Talk description: Hierarchical Phase contrast Computed Tomography (HiP-CT), is a newly developed X-ray phase contrast technique which utilises the Extremely Brilliant Source at the European Synchrotron Radiation Facility. The technique is an extreme local tomography approach capable of imaging down to 1.3 um/voxel (~8um resolution) in any location within an intact human parenchymal organ (~30mm diameter) without needed to physically section. This talk will outline the technical developments, around the technique and demonstrate some of the current Biomedical applications, including application to COVID-19 lung imaging. It will also outline the future directs and challenges for the HiP-CT imaging technique and team.
David Kastner “Anatomic validation for systems neuroscience using phase-contrast Micro-CT”
David Kastner is an Instructor in the the Department of Psychiatry and Behavioral Sciences at UCSF. He is a psychiatrist and neuroscientist. He studies the neuroscientific basis of individual variability in behavior to understand how changes in the brain lead to the extremes in behavior that occur during psychiatric illness. David earned his MD-PhD from Stanford University, working in the laboratory of Stephen Baccus and studying the function, mechanism, and theory of retinal computations. Before starting psychiatric residency at UCSF, he spent a year in Switzerland as a Fulbright Scholar working in the laboratory of Wulfram Gerstner studying synaptic levels models of consolidation and reconsolidation. During residency, David did postdoctoral research in the laboratory of Loren Frank, where he began his study of behavioral variability in the context of spatial learning and hippocampal function.
Talk description: Anatomic evaluation is an important aspect of many studies in neuroscience; however, it often lacks information about the three-dimensional structure of the brain. Micro-CT imaging provides an excellent, nondestructive method for the evaluation of brain structure, but current applications to neurophysiological or lesion studies require removal of the skull and hazardous chemicals, dehydration or embedding, limiting their scalability and utility. We have developed a protocol using eosin in combination with bone decalcification to enhance contrast in the tissue and then employ monochromatic and propagation phase-contrast micro-CT imaging to enable the imaging of brain structure with the preservation of the surrounding skull. The method allows for the quantification of brain lesions and can localize large numbers of implanted electrodes.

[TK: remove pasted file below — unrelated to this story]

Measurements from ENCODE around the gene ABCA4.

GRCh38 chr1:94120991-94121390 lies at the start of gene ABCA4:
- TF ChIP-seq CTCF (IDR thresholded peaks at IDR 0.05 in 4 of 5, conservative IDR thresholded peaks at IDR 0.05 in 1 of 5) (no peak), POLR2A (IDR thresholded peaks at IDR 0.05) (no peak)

Adrian Wanner “Towards dynamical connectomics of cortical circuits”
Adrian Wanner holds a MSc in Natural Sciences from ETH Zurich with majors in theoretical physics and neuroinformatics and a PhD in Neurobiology from the FMI and the University of Basel. At FMI he worked in the lab of Rainer Friedrich on combining in vivo multiphoton calcium imaging with dense, electron microscopy-based neuronal circuit reconstruction. Adrian is a CV Starr Fellow at Princeton University and investigates the structure of neuronal circuits involved in working memory of mice in collaboration with the labs of David Tank and Sebastian Seung. At the PSI in Switzerland, Adrian explores synchrotron imaging applications for neuronal circuit reconstruction.
Talk description: Dynamical connectomics produces experimentally measured blueprints of the information flow in neuronal circuits by combining dense reconstruction of neuronal circuits at synaptic resolution with functional imaging of neuronal activity. To scale this approach to cortical circuits, cubic millimeter-sized volumes of tissue have to be stained and imaged. I will present the steps we have been taking towards that goal at the Princeton Neuroscience Institute and I will discuss how to leverage connectomics with X-ray imaging.
Join the ‘Hard X-ray Imaging of Biological Soft Tissues symposium’ on Thursday 14 October 2021, 12:00-18:35 BST. Attendance is free. Register now.